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Eric Prictson Photo of Eric Prictson
Gordo Banks Pangas
Email: gordobanks@cabonet.net.mx


             Throughout much of the United States the winter season can
be the time to put away your saltwater fishing gear and hibernate until the springtime thaw, but south of the border at the southern tip of Baja California anglers can find a winter wonderland for a variety of popular tropical gamefish.. Every year this desert paradise is becoming one of the more favorite places for vacationers to visit and enjoy the warm Baja sunshine along with the incredible opportunity to find such saltwater species as striped marlin, dorado, wahoo, yellowfin tuna, sierra, roosterfish, jack crevalle, pargo, grouper, amberjack, cabrilla, pompano and yellowtail. This is the season when the sun shines everyday, no rain or snow, just sunny days with average high temperature of  75 to 78 degrees.  Typically the offshore conditions are very calm, the larger southern swells that pass through during the summer are not a factor in the cooler months. The northeast winds can blow relentlessly at times but this does not affect certain areas that are sheltered closer to shore and on these breezy days the charter boats can find plenty of action in the calm waters just off the beautiful beaches. February is usually the windiest month and ordinarily when it does blow it will be for several straight days and then it will lay down and leave ideal ocean conditions for anglers to work the fishing grounds further offshore. The standard trade winds blow offshore from the west early in the morning and then as the sun comes up higher in the sky the wind resides and the creates calm seas for the rest of the morning, then the breeze will often blow again in the afternoon, from either the northeast or the south.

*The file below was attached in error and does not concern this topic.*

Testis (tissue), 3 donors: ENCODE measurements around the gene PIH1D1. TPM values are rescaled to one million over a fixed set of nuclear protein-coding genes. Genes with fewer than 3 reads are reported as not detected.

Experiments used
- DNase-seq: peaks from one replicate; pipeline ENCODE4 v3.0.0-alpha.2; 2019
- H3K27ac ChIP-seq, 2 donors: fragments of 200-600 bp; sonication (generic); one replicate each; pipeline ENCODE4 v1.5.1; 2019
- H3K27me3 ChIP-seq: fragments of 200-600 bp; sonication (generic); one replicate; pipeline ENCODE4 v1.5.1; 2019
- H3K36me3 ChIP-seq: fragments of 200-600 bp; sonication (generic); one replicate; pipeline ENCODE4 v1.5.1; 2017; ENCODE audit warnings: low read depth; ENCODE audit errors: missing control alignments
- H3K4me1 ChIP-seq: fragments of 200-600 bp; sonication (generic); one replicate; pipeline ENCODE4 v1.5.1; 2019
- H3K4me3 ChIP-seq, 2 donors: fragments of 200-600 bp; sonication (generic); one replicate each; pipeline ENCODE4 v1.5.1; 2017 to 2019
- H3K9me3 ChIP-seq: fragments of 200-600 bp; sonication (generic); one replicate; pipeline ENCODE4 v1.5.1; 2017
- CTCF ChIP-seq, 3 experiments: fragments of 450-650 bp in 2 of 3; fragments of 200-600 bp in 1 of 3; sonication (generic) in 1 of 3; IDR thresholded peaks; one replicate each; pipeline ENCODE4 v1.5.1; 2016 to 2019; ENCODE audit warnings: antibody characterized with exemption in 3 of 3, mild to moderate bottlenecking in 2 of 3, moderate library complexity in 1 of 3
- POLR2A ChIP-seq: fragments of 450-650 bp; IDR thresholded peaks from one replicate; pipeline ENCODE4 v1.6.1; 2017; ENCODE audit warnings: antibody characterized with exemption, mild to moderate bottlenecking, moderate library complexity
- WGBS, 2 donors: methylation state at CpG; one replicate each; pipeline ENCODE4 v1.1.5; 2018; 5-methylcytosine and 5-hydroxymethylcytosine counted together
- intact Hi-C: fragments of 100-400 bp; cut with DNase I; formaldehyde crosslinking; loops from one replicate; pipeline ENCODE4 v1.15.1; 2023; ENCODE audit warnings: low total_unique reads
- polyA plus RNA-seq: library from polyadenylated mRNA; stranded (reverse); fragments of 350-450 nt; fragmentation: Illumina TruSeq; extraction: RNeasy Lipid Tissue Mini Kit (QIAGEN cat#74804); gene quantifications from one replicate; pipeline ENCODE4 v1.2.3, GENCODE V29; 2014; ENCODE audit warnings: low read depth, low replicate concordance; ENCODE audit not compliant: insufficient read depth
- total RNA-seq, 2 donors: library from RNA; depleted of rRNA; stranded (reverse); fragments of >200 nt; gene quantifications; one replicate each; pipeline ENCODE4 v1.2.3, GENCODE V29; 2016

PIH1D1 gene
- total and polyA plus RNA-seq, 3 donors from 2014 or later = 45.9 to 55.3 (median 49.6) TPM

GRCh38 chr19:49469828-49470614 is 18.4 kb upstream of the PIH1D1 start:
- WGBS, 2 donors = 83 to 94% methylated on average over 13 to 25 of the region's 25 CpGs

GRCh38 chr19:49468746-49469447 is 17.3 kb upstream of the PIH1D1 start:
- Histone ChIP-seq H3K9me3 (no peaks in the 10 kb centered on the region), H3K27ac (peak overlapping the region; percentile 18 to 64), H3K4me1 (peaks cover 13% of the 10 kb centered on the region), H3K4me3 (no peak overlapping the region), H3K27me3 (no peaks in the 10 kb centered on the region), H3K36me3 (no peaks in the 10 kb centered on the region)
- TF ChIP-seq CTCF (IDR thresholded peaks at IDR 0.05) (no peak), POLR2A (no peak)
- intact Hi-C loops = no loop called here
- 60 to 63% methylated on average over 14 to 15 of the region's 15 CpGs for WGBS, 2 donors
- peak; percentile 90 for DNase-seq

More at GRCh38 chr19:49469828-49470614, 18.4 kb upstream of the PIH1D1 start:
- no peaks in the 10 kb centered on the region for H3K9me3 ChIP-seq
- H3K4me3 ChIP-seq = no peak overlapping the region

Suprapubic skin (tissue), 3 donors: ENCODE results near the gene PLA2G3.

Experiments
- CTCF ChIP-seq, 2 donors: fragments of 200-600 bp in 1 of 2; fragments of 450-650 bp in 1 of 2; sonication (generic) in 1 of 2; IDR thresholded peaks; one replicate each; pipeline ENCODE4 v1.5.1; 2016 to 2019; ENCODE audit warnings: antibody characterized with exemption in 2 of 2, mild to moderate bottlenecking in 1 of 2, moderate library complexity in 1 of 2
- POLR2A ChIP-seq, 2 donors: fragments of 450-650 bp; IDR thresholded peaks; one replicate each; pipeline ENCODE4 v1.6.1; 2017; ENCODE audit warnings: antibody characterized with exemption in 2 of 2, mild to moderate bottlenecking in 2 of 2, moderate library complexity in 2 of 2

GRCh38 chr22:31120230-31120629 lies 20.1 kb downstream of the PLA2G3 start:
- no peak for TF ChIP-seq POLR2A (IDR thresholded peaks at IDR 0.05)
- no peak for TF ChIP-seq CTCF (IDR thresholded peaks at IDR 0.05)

The water temperature, as it is just about any otherplace, is a major dominating factor as to what species of fish are active during certain periods, and this is definitely true in Baja also. Most of the season the water temperature will stay in the 70 to 75 degree range, this being throughout the cooler months, which are December through April.   During an extreme year it can dip down between 65 and 68 degrees, especially in February and March if the north winds prove too persistent. Particular species have their preference of water temperature, such as wahoo, who like it best from 76 to 82 degrees and striped marlin, who are most active from 70 to 74 degrees and then there are sierra that cruise the inshore waters and prefer 72 to 76 degrees. Usually these temperature ranges are the same ones that attract particular schools of  favorite baitfish like mackerel, mullet and sardinas. When the surface water temperature drops below 70 degrees it generally becomes difficult to find much fishing action for marlin, dorado or tuna, so this is the time when working lures and bait down deep off the bottom rock piles can be productive.
              The most common catches during the winter months from the
offshore fishing grounds include striped marlin, yellowfin tuna, skipjack, dorado, with wahoo being more of an incidental catch that can be taken as they are migrating through the region. The species that are commonly taken closer to shore during this time period are sierra, jack
crevalle, pargo, needlefish, pompano and most popular of all, the roosterfish. Methods of fishing include everything from live and dead bait to all types of
trolling and casting lures, including rapalas and flies. Anglers fishing the bottom typically have combined catches of pargo, amberjack and cabrilla with a variety of other fish being mixed in on any given day, such as pompano, grouper or yellowtail. Overall it is the time when the variety can be incredible, you can easily end up catching between six